What is Covenant theology?
Simply explained, it begins on the bible with the covenant of works that began in the Garden of Eden. Adam and Eve were given one command, with a clear consequence for disobedience. When Adam and Eve failed to keep God’s commandment, God established the covenant of grace. This covenant of grace is seen clearly in Jesus Christ, with salvation offered as a free gift of grace by faith (Ephesians 2:8-9).
Covenant theology refers to one of the basic beliefs that Calvinists have held about the Bible. All Protestants who have remained faithful to their heritage affirm sola Scriptura, the belief that the Bible is our supreme and unquestionable authority. Covenant theology, however, distinguishes the Reformed view of Scripture from other Protestant outlooks by emphasizing that divine covenants unify the teachings of the entire Bible.
Covenant / Reformed Theology is best explained by R.C. Sproul into three key time periods, used to help interpret the whole plan of redemption. Here we will not cover the other covenantal promised sprinkled through the Bible, but rather focus on the three overriding ones mentioned here. The Covenant of:
- Redemption – Unity of the God Head before creation
- Works – Failed obedience of the single law of God. As a result we are still covenant breakers!
- Grace – given by God throughout the rest of the Bible.
Westminster Confession of Faith (WCF)
Earlier developments in the Reformed Covenantal understanding of Scripture reached a high point in seventeenth-century England with the Westminster Confession of Faith (1646), the Savoy Declaration (1658), the London Baptist Confession of 1689, and each representing different groups of English-speaking Calvinists. With only slight variations among them, these documents each devote an entire chapter to the way God’s covenants with humanity reveal the unity of all that the Bible teaches.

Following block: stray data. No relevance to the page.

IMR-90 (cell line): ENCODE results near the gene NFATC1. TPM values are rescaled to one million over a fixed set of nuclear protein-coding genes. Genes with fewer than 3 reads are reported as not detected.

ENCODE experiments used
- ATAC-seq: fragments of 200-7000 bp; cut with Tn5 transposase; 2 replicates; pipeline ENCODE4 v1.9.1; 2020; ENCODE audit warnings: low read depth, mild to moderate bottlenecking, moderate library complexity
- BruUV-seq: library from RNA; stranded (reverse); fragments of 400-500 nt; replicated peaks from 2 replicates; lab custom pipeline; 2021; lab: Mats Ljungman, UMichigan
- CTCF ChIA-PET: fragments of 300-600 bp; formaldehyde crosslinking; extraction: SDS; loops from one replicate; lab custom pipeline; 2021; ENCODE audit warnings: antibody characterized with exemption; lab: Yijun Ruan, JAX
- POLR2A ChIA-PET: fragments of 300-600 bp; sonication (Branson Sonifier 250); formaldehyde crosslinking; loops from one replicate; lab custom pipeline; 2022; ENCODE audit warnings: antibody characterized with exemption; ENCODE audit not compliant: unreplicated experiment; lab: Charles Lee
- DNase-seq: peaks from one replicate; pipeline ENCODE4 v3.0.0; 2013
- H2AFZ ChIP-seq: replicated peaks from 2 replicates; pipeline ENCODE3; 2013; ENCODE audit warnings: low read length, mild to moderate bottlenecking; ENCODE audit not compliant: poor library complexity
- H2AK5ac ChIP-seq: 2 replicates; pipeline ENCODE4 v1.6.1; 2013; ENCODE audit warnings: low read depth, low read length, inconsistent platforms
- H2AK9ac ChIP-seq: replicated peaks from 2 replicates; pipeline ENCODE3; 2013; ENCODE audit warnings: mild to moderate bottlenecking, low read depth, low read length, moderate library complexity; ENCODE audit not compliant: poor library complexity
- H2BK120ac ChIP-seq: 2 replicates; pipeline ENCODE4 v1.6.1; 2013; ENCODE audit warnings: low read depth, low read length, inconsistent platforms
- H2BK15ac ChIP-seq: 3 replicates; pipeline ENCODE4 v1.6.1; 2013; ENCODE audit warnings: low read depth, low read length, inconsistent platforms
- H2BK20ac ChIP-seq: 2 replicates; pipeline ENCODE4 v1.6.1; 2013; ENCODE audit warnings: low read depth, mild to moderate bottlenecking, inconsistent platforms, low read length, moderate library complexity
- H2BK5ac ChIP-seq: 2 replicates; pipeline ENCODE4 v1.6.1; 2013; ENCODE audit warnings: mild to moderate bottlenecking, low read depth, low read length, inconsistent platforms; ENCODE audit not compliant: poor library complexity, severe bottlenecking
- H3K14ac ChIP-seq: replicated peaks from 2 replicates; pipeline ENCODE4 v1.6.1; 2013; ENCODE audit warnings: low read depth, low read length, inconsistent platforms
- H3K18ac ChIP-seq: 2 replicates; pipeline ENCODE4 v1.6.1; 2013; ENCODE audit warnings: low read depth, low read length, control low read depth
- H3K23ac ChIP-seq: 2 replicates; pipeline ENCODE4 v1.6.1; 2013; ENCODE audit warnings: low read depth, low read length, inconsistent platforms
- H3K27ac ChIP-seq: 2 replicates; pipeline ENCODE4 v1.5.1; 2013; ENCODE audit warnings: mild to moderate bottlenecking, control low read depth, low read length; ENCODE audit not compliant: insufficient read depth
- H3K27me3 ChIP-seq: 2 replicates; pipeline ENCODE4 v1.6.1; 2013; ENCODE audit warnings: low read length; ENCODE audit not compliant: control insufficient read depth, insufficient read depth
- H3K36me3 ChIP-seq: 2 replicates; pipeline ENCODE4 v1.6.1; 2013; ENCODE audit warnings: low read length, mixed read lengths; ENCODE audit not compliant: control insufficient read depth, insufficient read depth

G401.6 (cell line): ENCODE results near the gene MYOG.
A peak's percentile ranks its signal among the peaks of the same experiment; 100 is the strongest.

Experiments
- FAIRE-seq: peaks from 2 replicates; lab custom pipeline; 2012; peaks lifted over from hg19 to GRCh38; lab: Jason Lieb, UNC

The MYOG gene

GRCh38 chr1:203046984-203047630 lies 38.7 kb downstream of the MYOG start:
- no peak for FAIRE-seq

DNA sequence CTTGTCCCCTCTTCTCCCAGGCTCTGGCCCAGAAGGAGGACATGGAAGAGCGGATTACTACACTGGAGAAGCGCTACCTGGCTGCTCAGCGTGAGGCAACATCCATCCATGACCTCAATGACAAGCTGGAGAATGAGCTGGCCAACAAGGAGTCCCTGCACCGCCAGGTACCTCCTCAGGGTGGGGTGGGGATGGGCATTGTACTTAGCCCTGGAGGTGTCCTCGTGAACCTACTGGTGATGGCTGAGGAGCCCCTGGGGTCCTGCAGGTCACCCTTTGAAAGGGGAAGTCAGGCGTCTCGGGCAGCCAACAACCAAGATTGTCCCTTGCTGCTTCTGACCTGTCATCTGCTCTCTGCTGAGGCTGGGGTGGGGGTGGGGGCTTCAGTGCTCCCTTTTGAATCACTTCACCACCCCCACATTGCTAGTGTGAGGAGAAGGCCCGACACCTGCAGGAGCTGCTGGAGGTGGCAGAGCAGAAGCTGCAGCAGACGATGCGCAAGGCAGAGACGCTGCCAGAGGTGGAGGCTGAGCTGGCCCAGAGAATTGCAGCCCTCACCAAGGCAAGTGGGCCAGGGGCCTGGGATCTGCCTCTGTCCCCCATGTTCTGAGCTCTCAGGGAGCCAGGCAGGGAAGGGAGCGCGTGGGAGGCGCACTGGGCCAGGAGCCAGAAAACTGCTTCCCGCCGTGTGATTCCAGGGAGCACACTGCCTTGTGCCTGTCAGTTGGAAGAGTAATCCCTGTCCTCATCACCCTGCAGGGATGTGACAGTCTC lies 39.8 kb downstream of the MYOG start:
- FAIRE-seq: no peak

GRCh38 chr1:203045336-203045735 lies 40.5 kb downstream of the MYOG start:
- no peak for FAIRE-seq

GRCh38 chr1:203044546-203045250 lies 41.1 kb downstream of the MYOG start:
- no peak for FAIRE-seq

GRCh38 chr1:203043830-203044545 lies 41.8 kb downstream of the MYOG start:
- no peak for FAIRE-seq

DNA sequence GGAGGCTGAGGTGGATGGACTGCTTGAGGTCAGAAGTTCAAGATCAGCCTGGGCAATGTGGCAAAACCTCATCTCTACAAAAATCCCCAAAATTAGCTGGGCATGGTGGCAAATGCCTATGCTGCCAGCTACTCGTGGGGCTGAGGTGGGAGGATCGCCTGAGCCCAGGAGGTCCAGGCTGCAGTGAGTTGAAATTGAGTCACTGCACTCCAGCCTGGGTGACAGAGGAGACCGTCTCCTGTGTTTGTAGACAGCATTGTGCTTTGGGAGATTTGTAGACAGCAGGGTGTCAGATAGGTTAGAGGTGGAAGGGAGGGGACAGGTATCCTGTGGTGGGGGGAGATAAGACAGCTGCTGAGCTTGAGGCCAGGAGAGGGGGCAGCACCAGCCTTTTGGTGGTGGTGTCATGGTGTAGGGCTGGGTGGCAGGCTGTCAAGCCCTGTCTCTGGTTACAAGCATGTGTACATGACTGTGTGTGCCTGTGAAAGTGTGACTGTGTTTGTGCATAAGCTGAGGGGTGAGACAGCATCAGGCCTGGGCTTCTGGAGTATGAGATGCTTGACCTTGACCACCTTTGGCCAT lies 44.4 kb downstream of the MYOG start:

For example, the Westminster Confession of Faith speaks of God condescending to reveal Himself to humanity by means of covenant. It then divides the entire history of the Bible into just two covenants: the “covenant of works” in Adam and the “covenant of grace” in Christ. The covenant of works was God’s arrangement with Adam and Eve before their fall into sin. The covenant of grace governed the rest of the Bible. In this view, all stages of the covenant of grace were the same in substance. They differed only as God administered His one covenant of grace in Christ in various ways throughout biblical history. Old Testament believers were looking forward, and New Testament are looking backward, in faith by God’s Grace thought the completed work of his Son Jesus the Christ.
Because of the focus on covenants, Covenant theology stresses the covenantal nature of both Baptism and the Lord’s Supper. These sacraments are seen as signs and seals of the covenant of grace. Salvation is not acquired through these acts, yet these sacraments hold a special role in God’s covenant work.